You may have heard the recent rumor about Samsung considering ditching the Galaxy Note series next year and fit the Galaxy S21, and possibly the Galaxy Z Fold 3, with an S Pen instead. You might be on the fence regarding the validity of this rumor, as you should be considering it is a rumor after all. But countless other rumors have become reality in this industry so let’s pretend for a moment that this one will also materialize next year. What would this mean for Samsung and its customers, and would it be a good or a bad thing to repurpose the S Pen and kill the Galaxy Note lineup in the process?
At first glance, and as a Galaxy Note user myself, the idea that Samsung will stop creating new devices in this series is alarming. But after some consideration, I’m starting to lean towards the opposite side for more than one reason. Please bear with me while I explain.
Putting the S Pen on the map like never before
There’s no secret that the Galaxy S series is more popular than the Galaxy Note. It’s always been the case and this will never change, otherwise it would’ve happened by now. And as a Galaxy Note owner myself, I think it’s vital for the S Pen to be adopted by as many users as possible.
In reality, the S Pen’s popularity appears to have peaked in the hands of the Galaxy Note series, but the Galaxy S lineup has the potential of pushing the stylus to new heights in terms of customer adoption. This is true even if the S Pen would be reserved only for the Galaxy S21 Ultra and wouldn’t be available along with the base model or the Galaxy S21+.
More to the point, with the S Pen leveraging the Galaxy S series to increase in popularity, Samsung could have more reasons to focus on improving this beloved accessory/input device further with new software additions and better hardware every year.
And if the Galaxy Z Fold 3 will adopt an S Pen as well, it would not only be a perfect match for the form factor but would also mean that S Pen enthusiasts will have a new device to look forward to every six months. The S Pen will become ubiquitous, and in my opinion this would undeniably be a good thing for Galaxy Note enthusiasts, even if the brand itself would cease to exist.
A more streamlined flagship lineup
The recent Galaxy Unpacked event was very busy. Busier than usual, as Samsung has unveiled a multitude of devices including two smartphones, two tablets, two wearables, and a foldable premium device, as well as the Thom Browne Edition. The launch of the Galaxy Note now coincides with that of the emerging Galaxy Z Fold series and there’s no denying that Samsung’s lineup is getting a bit crowded.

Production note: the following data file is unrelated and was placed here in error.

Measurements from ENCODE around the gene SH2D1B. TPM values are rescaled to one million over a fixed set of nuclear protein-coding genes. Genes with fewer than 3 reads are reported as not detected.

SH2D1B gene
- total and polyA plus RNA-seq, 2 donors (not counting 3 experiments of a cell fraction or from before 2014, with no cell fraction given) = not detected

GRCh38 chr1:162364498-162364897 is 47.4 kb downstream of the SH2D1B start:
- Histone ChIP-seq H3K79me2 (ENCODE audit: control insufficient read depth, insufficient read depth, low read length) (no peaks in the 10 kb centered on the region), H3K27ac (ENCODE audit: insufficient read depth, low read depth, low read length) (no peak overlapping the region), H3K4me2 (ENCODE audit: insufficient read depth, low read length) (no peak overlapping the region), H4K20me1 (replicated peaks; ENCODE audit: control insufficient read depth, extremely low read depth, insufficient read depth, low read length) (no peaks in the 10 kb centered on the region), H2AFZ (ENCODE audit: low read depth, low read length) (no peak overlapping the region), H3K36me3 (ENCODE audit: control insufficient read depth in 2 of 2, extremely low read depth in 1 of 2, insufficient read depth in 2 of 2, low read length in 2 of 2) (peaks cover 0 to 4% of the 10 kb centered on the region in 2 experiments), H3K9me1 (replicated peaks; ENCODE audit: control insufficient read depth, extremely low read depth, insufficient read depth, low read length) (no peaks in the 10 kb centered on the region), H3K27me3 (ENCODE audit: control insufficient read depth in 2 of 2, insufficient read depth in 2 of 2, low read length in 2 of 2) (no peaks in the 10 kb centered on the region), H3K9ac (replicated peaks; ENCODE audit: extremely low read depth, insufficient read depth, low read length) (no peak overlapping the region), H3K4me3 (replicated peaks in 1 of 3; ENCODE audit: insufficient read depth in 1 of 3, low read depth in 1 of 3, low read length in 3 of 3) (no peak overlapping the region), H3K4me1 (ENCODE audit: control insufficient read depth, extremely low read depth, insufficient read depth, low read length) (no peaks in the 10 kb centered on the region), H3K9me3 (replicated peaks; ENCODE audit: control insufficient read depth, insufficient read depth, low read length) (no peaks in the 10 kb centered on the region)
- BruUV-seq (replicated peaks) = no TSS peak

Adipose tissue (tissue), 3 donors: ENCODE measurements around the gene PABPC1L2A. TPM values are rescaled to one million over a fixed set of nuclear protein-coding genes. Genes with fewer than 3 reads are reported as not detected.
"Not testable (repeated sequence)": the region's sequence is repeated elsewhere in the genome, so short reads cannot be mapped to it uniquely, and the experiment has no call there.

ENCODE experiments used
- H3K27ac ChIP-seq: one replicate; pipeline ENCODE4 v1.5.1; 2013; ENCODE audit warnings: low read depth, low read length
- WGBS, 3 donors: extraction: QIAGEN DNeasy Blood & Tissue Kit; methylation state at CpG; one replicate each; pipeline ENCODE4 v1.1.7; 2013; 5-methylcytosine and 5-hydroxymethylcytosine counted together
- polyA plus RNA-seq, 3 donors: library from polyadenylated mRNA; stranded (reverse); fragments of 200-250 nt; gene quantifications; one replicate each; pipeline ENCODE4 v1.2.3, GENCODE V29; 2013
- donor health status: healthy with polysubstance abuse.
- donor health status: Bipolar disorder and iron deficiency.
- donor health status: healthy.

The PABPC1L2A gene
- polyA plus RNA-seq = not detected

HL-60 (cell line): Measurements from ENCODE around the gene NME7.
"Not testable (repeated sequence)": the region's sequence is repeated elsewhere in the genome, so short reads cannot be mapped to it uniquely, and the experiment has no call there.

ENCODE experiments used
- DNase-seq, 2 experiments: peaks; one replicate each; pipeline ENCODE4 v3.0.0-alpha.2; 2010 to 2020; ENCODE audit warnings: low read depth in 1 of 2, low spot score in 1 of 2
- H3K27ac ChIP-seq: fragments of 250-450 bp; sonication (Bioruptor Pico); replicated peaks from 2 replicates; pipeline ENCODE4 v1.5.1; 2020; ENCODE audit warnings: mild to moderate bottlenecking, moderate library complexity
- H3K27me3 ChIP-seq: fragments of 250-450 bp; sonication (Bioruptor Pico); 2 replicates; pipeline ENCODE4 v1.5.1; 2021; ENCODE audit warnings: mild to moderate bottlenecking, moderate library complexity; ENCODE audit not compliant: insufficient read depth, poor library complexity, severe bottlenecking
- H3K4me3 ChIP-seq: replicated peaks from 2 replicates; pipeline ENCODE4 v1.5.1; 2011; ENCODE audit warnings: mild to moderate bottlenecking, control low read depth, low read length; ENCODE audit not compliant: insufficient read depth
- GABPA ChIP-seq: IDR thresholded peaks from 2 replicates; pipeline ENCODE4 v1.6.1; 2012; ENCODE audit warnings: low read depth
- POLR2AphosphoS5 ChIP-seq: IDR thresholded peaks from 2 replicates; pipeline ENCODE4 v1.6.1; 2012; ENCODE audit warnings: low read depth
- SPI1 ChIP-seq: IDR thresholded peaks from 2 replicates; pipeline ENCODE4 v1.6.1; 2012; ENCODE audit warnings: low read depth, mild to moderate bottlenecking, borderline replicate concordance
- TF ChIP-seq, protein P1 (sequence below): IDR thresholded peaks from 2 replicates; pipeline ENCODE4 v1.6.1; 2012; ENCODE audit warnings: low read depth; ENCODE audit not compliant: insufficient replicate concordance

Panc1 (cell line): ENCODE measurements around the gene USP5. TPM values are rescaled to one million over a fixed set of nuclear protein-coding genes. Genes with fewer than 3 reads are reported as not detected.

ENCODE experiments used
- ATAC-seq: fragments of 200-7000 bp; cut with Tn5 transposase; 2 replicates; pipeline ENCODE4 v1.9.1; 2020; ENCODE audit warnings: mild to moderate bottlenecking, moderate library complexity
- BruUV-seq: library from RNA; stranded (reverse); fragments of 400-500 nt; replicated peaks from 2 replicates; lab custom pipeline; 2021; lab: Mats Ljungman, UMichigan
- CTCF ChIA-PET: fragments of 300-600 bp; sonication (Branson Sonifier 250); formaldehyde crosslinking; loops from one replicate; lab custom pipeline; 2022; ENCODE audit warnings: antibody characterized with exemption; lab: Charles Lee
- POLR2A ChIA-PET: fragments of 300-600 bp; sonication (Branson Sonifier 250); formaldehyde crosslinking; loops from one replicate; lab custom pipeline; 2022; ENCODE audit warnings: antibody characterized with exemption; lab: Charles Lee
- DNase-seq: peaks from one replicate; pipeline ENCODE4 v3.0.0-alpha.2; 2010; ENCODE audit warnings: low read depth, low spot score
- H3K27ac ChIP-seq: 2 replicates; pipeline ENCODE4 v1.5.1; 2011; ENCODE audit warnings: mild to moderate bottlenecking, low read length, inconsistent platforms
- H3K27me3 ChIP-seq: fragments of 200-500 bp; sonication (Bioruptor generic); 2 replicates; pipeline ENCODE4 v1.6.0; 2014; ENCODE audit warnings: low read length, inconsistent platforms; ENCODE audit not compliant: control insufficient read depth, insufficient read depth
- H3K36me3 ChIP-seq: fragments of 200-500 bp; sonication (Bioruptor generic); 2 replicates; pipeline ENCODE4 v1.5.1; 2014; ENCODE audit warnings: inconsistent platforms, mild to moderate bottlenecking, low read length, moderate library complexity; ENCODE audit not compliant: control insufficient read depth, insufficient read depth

Samsung’s flagship portfolio historically consisted of a new Galaxy S lineup in H1 and a new Galaxy Note lineup in H2. But its portfolio has considerably widened over the past couple of years. Now there are three Galaxy S and two Galaxy Note variants coming in every year, not to mention the Lite editions and the new foldables.
Something’s gotta give, and if Samsung decides that one of its flagship series needs to go away, I’m sorry to say but the Galaxy Note is the only logical contender. The Galaxy S series is simply too popular and the company’s foldables are here to reinvent the mobile market, so they’re not going away without a fight. For years Samsung has invested in this technology more than any of its rivals, and there’s no way the company will turn its back on foldables now.
We could argue that there is a considerable price gap between the Galaxy Note and the Galaxy Z Fold series so there’s no reason to fear that the latter will cannibalize the former. They could coexist, but for how long? Samsung is trying to democratize foldable display technology and if the launch of future Galaxy Note and Galaxy Z Fold models continues to overlap, there will be a time when the Note lineup will be overshadowed by its folding relative.
That moment might come shortly after the Galaxy Z Fold series gets its own S Pen. And if you ask me, I’d rather see the Galaxy Note series go out in a blaze of glory while gifting its S Pen to both the Galaxy S and the Galaxy Z Fold series, rather than seeing it withering away in time. And it will wither if devices like the base Galaxy Note 20 model become the new standard… Quality over quantity, right folks?
It could lead to even better firmware support
Samsung recently committed to providing three major Android OS updates for its phones and that’s a huge deal for Galaxy fans. But with a more streamlined flagship portfolio and fewer models to worry about, Samsung’s software support might become even better.
Granted, I wouldn’t say it’s worth trading the Galaxy Note series for that, but if Samsung decides to discontinue the series anyway then faster firmware updates could become an added bonus to this shift in strategy.
And no, we probably won’t be guaranteed four Android OS updates per device, but streamlining its flagship lineups could allow Samsung to bring firmware updates even faster throughout its entire smartphone portfolio, from budget to high-end.
So, to wrap things up, if the Galaxy Note series will be going away next year, it might not be a bad thing as long as the S Pen continues to live on through other devices. On the contrary, there’s a chance that the S Pen and its suite of apps will become better and even more popular if paired with the Galaxy S21 Ultra. A more focused range of flagships could lead to less confusion, better products, and possibly even better firmware support. As long as the S Pen doesn’t go away, I’d be willing to trade the Galaxy Note moniker for these benefits.
What do you think would happen if the Galaxy Note series ceases to exist next year and the S Pen gets adopted by other Samsung flagships? Would it be a positive change or a bad move? Feel free to share your thoughts below, but do keep in mind that none of this has been confirmed.